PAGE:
Founder and Director: Yaman
Akdeniz , LL.B, MA
E-mail: firstname.lastname@example.org Tel: +44 (0) 7798 865116 - Fax: +44 (0) 7092199011
Mail Correspondence Address: Cyberlaw Research Unit, Centre For Criminal Justice Studies, University of Leeds, Leeds LS2 9JT, UK.
Who Watches the Watchmen: Part II
Cite as: Cyber-Rights & Cyber-Liberties (UK) Report, Who Watches the Watchmen Part II: Accountability & Effective Self-Regulation in the Information Age, September 1998 at http://www.cyber-rights.org/watchmen-ii.htm
A Cyber-Rights & Cyber-Liberties (UK) Report written by Yaman Akdeniz
Cyber-Rights & Cyber-Liberties (UK) © 1998-2001
Table of Contents
The second in the series of the Who Watches the Watchmen report by Cyber-Rights & Cyber-Liberties (UK) is entitled "Accountability & Effective Self-Regulation in the Information Age". This new report describes the new developments since the publication of the Who Watches the Watchmen report in November 1997 in a critical and analytical way; provides assistance to the government agencies for the review of the Internet Watch Foundation; and reviews the IWF consultation document on rating systems.
This second report questions the current solutions offered at various foras such as the development of rating and filtering systems and further the report suggests that these may not be the real answers and solutions for the existence problems.
The report concludes that government inspired and enforced pre-censorship is no more different than government-imposed censorship. Such restrictions and complex regulations would make Britain, like any other jurisdiction that goes too far, a very hostile place for network development.
In November 1997 Cyber-Rights & Cyber-Liberties (UK) published a report entitled "Who Watches the Watchmen: Internet Content Rating Systems, and Privatised Censorship". The purpose of this report was to highlight and explain the serious implications of the use and development of rating systems and filtering tools for Internet content both at a national and international level. The report also included a critique of the involvement of the Internet Watch Foundation, a self-regulatory body set up initially as a hotline but which is also involved with the development of rating systems for Internet content at a UK level.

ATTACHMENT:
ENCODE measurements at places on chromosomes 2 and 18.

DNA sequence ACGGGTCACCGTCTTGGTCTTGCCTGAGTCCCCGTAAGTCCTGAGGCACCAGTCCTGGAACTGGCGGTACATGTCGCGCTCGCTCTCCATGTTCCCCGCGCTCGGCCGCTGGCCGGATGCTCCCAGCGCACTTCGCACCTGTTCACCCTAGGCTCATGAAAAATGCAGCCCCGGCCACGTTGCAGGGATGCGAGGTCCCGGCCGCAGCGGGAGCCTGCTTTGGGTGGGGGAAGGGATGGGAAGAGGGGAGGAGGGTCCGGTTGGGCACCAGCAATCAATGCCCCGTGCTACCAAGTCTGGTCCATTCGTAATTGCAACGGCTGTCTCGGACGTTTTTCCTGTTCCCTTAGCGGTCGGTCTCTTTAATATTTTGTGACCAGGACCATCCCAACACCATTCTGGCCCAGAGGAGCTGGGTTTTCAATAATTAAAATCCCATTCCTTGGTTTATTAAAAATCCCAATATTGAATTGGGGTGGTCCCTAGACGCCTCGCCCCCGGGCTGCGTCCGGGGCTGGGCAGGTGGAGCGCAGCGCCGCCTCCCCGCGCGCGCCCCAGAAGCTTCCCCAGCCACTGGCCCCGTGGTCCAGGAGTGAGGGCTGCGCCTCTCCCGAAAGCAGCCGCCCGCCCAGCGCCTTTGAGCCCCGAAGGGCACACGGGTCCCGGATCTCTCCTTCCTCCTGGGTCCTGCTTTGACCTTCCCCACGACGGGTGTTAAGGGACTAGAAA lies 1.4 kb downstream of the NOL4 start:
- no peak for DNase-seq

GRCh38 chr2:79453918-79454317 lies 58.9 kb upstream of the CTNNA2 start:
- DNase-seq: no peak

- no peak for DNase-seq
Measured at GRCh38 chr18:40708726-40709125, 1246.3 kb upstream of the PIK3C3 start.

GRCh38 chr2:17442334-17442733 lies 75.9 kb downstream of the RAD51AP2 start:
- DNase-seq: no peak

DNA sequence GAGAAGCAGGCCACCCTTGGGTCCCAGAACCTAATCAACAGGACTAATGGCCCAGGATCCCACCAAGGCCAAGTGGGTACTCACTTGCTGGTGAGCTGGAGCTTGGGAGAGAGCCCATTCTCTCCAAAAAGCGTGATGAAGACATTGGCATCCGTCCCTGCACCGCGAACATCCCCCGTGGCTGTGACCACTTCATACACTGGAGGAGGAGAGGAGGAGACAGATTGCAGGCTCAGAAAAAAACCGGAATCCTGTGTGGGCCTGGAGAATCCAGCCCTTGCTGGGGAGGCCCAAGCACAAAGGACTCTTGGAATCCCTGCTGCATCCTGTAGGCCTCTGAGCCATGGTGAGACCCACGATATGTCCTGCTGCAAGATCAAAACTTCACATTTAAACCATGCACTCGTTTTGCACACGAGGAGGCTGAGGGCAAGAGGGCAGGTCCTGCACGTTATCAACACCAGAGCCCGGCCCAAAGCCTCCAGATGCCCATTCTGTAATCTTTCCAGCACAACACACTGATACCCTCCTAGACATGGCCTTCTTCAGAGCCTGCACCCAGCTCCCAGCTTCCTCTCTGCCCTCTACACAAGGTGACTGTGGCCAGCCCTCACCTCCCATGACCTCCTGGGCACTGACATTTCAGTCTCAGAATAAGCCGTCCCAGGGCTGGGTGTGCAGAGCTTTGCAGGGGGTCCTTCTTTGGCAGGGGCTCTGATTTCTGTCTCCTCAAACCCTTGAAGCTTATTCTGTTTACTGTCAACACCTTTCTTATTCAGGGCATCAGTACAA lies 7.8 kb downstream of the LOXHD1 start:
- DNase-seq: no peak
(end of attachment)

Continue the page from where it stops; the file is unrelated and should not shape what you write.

The report was downloaded over 10000 times (statistics August 1998) since its publication and attracted world wide interest.
Following the publication of the Who Watches the Watchmen report in November 1997, there have been major developments in this important debate -
In January 1998, the Better Regulation Task Force published its "Critics Guide to Good Regulation" leaflet which included the principles of good regulation.
In March 1998, the Internet Watch Foundation announced its long awaited consultation paper, "Rating and Filtering Internet Content - A United Kingdom Perspective," for the development of rating systems at a national level.
In March 1998, the government (through the DTI) announced a detailed review of the Internet Watch Foundation.
In April 1998, the Department of Trade and Industry published the "Secure Electronic Commerce Statement".
In May 1998, the House of Commons Select Committee on Culture, published a report entitled "The Multi-Media Revolution," referring to Internet content regulation. The report also included recommendations in this field.
This second follow up report entitled "Who Watches the Watchmen Part II," intends to do the following:
- Describe these new developments since the publication of the Who Watches the Watchmen report in November 1997 in a critical and analytical way;
- Provide assistance to the government agencies for the review of the IWF;
- Review the IWF consultation document on rating systems;
- indicate more appropriate approaches to the regulation of Internet content
The emphasis will be on the issues of illegal and harmful content regulation, but the report may be of use to other areas of Internet regulation where self-regulatory approaches are preferred by the government and by the Internet industry.